Won Declines With Korean Stocks as Oil Plunge Curbs Risk Taking

  • Central bank's less dovish stance supports won: BBH analyst
  • BOK seen to refrain from cutting policy rate Tuesday: survey

South Korea’s won weakened after the failure of talks to limit oil output spurred a plunge in crude, curbing demand for emerging-market assets.

The Kospi index of local shares fell the most in almost two weeks as a meeting between the world’s biggest producers ended in Doha on Sunday without any agreement. The Bank of Korea will refrain from following India and Indonesia in easing monetary policy further on Tuesday, and keep its benchmark interest rate at a record-low 1.5 percent for the 10th straight month, according to 17 of 20 economists surveyed by Bloomberg. The rest see a 25 basis point cut.

The won slipped 0.4 percent to close at 1,150.38 a dollar in Seoul, taking its monthly loss to 0.6 percent, according to data compiled by Bloomberg. The Kospi dropped 0.3 percent, the most since April 5, while Japan’s Topix slumped 3 percent.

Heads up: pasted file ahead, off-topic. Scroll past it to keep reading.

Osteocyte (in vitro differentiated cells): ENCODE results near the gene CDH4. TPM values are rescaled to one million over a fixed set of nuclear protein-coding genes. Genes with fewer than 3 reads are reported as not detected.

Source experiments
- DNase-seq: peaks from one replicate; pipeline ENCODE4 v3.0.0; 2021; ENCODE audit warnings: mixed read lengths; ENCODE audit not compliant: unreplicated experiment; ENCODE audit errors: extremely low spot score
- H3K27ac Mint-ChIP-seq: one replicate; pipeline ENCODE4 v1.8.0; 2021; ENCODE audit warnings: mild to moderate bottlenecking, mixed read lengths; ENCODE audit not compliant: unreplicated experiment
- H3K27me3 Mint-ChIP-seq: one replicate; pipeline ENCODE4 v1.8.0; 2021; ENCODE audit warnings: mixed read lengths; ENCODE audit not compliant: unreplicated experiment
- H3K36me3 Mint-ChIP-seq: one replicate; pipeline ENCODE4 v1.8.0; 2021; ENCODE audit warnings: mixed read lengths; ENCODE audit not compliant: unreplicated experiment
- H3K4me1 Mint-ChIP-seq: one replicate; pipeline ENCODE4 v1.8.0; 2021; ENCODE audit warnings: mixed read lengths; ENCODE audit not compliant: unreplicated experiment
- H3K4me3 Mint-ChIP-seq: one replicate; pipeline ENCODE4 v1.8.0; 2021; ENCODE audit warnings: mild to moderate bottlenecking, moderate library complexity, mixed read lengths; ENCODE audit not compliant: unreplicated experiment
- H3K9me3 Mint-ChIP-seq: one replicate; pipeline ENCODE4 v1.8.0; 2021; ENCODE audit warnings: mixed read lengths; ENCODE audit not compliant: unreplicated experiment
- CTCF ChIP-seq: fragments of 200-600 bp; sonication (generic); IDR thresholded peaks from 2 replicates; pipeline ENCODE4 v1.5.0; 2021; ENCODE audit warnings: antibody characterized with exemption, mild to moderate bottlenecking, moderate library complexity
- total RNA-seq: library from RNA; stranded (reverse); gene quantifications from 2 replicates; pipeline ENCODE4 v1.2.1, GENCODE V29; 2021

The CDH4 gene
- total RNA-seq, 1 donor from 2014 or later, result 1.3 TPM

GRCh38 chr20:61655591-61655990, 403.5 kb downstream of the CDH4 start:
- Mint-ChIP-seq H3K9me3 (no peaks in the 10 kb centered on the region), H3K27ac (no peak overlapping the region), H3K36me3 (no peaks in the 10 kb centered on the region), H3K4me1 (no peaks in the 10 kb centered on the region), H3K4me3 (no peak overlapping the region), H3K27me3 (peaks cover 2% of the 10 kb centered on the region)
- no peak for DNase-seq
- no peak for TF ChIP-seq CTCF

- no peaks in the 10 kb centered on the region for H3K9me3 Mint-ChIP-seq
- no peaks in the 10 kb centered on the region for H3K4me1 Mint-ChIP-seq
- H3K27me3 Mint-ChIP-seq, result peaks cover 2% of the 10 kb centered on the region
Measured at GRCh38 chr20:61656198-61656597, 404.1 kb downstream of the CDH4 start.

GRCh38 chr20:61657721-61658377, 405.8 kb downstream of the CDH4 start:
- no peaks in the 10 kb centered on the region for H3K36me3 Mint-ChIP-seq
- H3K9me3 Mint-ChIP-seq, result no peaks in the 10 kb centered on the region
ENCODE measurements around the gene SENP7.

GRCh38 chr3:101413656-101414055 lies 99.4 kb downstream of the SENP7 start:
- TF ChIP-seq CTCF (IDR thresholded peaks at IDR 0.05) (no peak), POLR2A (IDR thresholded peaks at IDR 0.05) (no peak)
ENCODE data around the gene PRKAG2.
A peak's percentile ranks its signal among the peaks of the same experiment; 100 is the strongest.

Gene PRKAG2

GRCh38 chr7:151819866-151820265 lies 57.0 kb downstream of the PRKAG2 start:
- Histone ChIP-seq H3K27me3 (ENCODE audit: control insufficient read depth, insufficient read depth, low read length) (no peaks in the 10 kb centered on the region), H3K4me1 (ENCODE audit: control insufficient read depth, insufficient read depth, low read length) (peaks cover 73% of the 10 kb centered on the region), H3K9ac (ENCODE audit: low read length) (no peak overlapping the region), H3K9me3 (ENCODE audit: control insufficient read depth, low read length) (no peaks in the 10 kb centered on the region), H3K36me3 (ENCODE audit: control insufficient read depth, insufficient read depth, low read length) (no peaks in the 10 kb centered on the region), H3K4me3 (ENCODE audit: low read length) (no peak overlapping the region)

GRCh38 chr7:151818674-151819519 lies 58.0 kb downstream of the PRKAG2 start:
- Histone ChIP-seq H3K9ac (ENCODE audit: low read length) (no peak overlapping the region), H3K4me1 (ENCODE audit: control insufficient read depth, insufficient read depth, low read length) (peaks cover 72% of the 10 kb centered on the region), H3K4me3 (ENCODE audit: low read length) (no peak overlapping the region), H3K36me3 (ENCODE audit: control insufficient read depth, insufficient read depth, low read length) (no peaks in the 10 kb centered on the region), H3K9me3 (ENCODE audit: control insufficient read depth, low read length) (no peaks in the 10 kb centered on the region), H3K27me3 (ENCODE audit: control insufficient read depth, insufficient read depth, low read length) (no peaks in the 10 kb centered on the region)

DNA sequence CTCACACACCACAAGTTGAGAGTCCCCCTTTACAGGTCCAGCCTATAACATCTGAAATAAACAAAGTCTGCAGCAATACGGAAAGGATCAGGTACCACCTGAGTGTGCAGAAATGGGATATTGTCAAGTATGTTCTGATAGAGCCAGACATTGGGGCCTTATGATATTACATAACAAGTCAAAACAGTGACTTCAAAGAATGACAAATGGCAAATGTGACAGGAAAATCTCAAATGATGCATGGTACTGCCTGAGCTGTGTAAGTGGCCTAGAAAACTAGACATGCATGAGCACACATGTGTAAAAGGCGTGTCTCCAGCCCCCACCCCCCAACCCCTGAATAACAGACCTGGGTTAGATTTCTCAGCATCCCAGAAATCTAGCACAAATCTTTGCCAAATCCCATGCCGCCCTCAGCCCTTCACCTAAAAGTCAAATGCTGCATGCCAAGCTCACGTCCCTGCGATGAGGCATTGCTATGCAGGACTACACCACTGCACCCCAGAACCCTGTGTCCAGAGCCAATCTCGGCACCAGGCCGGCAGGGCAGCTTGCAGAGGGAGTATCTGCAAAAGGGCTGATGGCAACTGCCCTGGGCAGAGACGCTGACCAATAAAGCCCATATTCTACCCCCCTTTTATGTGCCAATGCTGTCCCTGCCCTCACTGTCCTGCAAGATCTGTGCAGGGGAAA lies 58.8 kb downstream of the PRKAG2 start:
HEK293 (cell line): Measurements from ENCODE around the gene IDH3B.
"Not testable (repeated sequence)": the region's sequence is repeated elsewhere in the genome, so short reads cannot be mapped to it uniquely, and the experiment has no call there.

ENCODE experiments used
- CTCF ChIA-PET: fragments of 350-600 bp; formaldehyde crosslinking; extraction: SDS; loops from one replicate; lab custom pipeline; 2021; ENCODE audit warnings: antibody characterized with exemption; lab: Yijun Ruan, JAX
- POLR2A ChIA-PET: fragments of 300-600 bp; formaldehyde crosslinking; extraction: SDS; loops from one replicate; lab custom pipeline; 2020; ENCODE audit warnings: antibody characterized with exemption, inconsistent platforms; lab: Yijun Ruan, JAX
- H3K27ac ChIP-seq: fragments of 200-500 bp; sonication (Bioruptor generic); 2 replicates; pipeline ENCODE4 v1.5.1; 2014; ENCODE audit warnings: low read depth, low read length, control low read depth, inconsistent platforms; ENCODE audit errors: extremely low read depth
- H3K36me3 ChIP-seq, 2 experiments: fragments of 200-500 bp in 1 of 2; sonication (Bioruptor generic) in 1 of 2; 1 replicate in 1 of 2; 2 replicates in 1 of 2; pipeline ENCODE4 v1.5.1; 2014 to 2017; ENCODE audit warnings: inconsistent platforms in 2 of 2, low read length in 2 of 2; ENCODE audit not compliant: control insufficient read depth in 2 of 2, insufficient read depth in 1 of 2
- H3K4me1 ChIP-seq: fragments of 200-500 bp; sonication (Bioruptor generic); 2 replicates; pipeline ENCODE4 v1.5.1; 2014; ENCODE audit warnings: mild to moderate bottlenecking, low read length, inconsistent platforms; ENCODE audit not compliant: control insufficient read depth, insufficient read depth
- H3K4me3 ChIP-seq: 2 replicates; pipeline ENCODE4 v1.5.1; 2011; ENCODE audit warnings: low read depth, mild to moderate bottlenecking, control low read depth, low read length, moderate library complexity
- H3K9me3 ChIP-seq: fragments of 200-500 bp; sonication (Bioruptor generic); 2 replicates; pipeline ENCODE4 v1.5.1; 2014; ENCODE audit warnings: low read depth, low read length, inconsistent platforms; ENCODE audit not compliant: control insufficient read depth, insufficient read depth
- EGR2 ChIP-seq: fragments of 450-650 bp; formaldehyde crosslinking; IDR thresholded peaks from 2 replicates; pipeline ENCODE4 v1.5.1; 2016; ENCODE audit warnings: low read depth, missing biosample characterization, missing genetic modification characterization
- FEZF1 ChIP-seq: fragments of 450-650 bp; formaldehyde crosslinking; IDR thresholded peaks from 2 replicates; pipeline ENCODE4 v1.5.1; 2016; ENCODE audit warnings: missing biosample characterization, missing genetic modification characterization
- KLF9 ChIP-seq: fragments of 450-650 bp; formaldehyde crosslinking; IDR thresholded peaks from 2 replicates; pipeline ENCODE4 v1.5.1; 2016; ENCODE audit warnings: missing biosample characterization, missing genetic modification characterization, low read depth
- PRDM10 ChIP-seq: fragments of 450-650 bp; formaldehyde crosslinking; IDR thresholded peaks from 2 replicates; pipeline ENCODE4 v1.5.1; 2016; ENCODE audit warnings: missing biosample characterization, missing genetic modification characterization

“The markets are cautious because of the drop in oil price and Japanese equities,” said Masashi Murata, a vice president at Brown Brothers Harriman & Co. in Tokyo. “The less dovish stance of the BOK supports the won.”

The central bank is “cautiously managing monetary policy” due to a volatile economic situation, Governor Lee Ju Yeol was cited as saying on Friday in Washington on the sidelines of the Group of 20 Finance Ministers and Central Bank Governors meeting, according to a Yonhap News report. Lee had indicated after the BOK’s March meeting that further rate cuts might have limited benefit.

Government bonds were little changed, with the 10- and three-year yields at 1.84 percent and 1.50 percent, respectively, according to Korea exchange prices.

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